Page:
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By Thomas Fisher, WhyHunger Communications Intern

Chef Aarón and the kids having some fun after their cooking demo. It showed them how to make healthy snacks using flat bread, salad, bean paste, and pico de gallo .

Chef Aarón and the kids having some fun after their cooking demo. It showed them how to make healthy snacks using flat bread, salad, bean paste, and pico de gallo .

“I live in Bushwick and see kids playing at the neighborhood parks,” said WhyHunger  Chef Ambassador Aarón Sánchez. “It’s so important for them to have a place to come during the summer months where they can have a good meal. Initiatives like this ensure that kids always have access to a good meal.” In a Bushwick, Brooklyn, cafeteria at the Summer Food Service Program site at IS 347, about 50 children involved in four local summer youth programs were excitedly watching a cooking demo by Chef Aarón.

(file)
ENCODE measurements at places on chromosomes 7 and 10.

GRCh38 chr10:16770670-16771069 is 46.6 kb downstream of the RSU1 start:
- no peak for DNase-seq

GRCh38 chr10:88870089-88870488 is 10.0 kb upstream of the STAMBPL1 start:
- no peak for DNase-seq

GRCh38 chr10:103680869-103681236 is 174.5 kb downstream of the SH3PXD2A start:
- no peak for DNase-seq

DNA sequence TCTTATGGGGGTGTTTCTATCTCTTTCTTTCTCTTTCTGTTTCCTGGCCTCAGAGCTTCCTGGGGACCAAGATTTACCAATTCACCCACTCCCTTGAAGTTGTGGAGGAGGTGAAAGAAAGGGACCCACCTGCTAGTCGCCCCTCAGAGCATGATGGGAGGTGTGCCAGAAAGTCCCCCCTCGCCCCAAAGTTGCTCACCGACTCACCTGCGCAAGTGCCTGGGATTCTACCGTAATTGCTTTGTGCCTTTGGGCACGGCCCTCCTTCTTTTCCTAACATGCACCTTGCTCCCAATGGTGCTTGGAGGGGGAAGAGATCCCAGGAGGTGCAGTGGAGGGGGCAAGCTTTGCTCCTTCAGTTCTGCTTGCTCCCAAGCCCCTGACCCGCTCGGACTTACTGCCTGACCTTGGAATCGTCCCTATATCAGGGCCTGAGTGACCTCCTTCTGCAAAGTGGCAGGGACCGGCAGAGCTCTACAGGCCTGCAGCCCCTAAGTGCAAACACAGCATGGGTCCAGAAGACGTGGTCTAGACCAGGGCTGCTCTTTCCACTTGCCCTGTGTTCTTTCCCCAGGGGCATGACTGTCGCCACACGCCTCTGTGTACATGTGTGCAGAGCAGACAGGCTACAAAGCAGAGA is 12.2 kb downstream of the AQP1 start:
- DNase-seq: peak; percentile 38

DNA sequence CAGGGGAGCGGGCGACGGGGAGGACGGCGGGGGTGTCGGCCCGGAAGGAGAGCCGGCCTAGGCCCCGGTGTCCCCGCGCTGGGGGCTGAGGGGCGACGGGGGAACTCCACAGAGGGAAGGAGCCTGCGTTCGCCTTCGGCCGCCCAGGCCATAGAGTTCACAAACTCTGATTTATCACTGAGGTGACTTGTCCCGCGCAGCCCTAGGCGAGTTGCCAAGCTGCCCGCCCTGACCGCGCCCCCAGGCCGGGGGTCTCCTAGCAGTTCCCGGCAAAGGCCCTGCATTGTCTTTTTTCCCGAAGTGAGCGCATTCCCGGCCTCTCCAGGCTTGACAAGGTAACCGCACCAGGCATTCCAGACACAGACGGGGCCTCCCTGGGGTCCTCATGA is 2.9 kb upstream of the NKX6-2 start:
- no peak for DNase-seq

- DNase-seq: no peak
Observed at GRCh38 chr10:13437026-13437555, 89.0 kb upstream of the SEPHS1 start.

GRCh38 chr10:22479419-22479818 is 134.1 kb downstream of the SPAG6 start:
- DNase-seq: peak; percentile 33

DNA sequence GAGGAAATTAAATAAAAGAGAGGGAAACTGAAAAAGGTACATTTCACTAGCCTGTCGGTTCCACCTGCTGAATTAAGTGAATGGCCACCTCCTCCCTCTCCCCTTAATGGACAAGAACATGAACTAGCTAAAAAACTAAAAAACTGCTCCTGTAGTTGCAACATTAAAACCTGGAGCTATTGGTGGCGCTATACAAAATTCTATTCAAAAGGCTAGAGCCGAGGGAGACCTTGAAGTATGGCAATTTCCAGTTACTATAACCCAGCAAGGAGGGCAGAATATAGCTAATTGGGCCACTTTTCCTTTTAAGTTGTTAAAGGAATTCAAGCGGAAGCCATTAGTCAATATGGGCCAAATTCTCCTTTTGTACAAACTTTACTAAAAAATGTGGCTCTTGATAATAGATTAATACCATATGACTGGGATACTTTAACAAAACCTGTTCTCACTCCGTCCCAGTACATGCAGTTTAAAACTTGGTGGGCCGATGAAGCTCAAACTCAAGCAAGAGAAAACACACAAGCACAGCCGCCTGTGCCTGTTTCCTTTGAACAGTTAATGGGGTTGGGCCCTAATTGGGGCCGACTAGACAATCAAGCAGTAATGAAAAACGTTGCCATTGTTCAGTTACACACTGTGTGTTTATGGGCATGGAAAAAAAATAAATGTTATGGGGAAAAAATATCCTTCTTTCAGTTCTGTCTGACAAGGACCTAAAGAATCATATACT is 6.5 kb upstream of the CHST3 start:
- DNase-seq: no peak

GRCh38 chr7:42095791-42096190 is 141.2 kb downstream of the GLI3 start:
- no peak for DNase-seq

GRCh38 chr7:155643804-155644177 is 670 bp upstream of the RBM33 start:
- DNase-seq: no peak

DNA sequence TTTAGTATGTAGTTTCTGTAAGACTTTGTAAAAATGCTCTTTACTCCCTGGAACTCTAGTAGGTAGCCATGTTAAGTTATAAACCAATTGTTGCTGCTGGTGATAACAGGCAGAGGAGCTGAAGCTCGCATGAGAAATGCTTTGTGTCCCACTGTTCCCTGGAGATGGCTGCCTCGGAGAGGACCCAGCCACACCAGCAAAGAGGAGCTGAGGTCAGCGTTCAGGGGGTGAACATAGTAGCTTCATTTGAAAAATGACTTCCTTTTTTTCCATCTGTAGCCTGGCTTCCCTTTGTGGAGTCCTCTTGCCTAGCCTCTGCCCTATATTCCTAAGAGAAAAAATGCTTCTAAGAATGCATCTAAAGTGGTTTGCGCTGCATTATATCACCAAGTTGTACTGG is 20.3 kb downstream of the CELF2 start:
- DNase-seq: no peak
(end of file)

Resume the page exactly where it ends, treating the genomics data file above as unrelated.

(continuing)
Aaron Sanchez

The focus of the event- hosted by WhyHunger with USDA Food and Nutrition Services and the NYC Dept. of Education, was to show the kids that healthy meals can be delicious and teach them how to easily prepare nutritious meals at home. Chef Aarón started with a quick intro and shared his background as a NYC public school success story, telling the kids to never stop thanking the people who educate and nurture them. After the intro and some lessons on the cultural history behind the ingredients, Chef Aarón wasted no time and got right into the action giving step-by-step Pico De Gallo instructions and great tips for the kids along the way.

[read entire article…]

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international solidarity

The Landless Workers’ Movement (MST) rallying at the 6th National Congress last February. Photo by Alison Cohen.